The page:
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One Good Thing About the Draft

December 22, 2016

I truly find it difficult to say anything positive about the Selective Service System, also known as the Draft.  It was the bane of my existence for several years back in the late 1960s and early 70s.  But, in retrospect I must conclude that the Draft did serve a positive function.  The Draft made young men think about the realities and the morality of war in ways the many of us might not have had it not been hanging over our heads.

In my own case, I did as I was required and registered with the SSS in 1965 when I turned 18.  At that time I do recall that there was a question on the form that asked in some way shape or form if I was a “conscientious objector”.  At that point in time I was not so I answered accordingly.  For the next four years I was in college so I was exempt from being drafted.  But, that did not mean that the reality of military service was put far out of mind.  Where I went to school, all male students, unless they came from a denominational background that was pacifistic, were required to take two years of ROTC.  The last two years of ROTC were optional, but if you took that option you would be required to serve four years active duty entering the army at the rank of second lieutenant.  Much of the time spent in the first two years was dedicated to convincing us that it would really be in our best interest to continue since, “after all we were all going to be drafted as soon as we graduated anyway and wouldn’t we rather be an officer than a grunt.”

While I was in college and the Viet Nam war was escalating, I was forced to confront the moral questions surrounding that war and war in general.  As I have already stated, I was not a pacifist when I started this process.  For me, it did not take very long to decide that the particulars of the Viet Nam situation were morally unjustifiable.  But that was only the start of a journey.  I studied “just war theory” and the history of that perspective in the Church.  Just War Theory just made sense.  Certainly the Germans in WW II should not have participated in that horrible conflict.  What about me?  What about the United States?  I had to dig into history.  I had to come to the conclusion that no military action of the U.S. had ever met the criteria to make it a “Just War”.  Even in situations where the cause might have justified it the means used disqualified it.  From there I went on to question if it was conceivable that the U.S. could ever be a part of a “Just War” in the future.  I had to conclude that this given the state of world politics, modern weaponry, and the mindset of our military, this was not even a remote possibility.  Therefore I became a functional pacifist.  Just a side note here, the fact that I did spend two years in ROTC being exposed to the military mindset up close played a significant role in turning me toward pacifism.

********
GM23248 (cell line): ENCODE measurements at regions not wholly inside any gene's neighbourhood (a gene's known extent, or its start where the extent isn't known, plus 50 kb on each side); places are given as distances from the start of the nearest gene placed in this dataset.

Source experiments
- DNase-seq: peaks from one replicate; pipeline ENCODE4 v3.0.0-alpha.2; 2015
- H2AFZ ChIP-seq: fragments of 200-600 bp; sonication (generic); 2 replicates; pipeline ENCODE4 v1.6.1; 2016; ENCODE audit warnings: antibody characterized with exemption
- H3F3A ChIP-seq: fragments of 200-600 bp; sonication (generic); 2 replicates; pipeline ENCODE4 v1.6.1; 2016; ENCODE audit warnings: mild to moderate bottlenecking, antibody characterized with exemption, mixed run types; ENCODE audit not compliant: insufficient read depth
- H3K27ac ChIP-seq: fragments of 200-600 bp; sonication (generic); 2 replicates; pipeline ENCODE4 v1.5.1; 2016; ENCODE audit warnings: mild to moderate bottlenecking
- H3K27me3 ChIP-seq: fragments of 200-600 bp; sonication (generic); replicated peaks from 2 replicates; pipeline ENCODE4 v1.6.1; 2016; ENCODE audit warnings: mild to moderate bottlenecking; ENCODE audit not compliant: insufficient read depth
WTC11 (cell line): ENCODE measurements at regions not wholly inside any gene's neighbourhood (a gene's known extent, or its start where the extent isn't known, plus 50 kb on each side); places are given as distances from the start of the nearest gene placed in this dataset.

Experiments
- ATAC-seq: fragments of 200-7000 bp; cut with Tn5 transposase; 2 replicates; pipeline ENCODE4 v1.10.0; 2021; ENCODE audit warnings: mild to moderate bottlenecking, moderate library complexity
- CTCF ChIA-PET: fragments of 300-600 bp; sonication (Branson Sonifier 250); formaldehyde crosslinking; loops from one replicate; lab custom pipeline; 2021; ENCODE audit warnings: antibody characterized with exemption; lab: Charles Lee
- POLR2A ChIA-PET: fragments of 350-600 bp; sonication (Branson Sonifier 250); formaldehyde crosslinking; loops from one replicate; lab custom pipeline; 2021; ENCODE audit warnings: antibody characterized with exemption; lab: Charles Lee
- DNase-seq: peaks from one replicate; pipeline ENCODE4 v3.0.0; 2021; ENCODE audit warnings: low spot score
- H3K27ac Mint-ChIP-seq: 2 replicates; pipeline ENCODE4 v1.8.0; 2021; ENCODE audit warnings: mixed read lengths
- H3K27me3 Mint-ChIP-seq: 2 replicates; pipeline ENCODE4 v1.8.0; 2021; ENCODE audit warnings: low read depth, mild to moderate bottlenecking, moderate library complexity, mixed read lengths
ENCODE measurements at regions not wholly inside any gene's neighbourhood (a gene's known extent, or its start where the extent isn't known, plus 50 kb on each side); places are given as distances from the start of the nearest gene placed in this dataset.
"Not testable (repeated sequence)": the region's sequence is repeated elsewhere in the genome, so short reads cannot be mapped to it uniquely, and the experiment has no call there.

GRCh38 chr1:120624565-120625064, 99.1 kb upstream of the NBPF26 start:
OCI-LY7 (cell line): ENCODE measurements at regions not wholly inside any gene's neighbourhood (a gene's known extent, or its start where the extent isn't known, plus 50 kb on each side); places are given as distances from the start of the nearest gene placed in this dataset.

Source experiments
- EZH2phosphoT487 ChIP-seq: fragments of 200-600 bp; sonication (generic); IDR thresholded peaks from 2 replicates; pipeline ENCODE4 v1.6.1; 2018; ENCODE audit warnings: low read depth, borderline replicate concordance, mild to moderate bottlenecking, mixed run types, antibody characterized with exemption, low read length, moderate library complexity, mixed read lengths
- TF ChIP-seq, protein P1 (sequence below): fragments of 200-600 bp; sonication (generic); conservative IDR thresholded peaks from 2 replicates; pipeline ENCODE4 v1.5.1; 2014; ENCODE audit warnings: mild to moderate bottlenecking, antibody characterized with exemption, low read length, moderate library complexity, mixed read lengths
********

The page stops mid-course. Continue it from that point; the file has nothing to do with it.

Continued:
I could write much more about my own experience with the Selective Service System and my do so in a separate context.  For now, I want to consider the role that the Draft played in our culture.  Because all males in my age group faced the real likelihood of being shipped off to kill and be killed in a war that was morally repugnant, all of our culture had to face this reality.  The anti-war movement became more and more powerful.  More and more of us found ways to avoid participation.  Demonstrations, non-cooperation, supporting political candidates committed to ending the war, all had the eventual impact of bring an end to a tragic involvement.  Popular music, theater, and art combined with political involvement to contribute to the cause.  However, the point was that this all took place in part because that war touched us all.  It touched us all because of the Draft.

There has been no Draft since the end of the Viet Nam war.  As a result none of the military adventures that have been embarked on since have touched so closely the majority of people living in this country.  Today it is possible for many of us to know no one who has served in the active duty military.  U.S. casualties have been nowhere near the numbers that we saw in past actions.  We disregard casualties of the nationals in the places where we have fought.  Now military action is something far more abstract and less personal.  Going to war is a political consideration and not a moral one.

I hated the Selective Service System as I fought it with all that I had.  I still absolutely believe that it is an evil institution.  But, it did one positive thing.  It made a lot of us think far more deeply about really important things that we might not have otherwise.  Since the Draft has been gone I don’t think that there is nearly enough thought being given to those issues.  As a result, politicians, multi-national corporations, and the military-industrial are able to manipulate the systems to accomplish their own sets of goals and ambitions without moral input.

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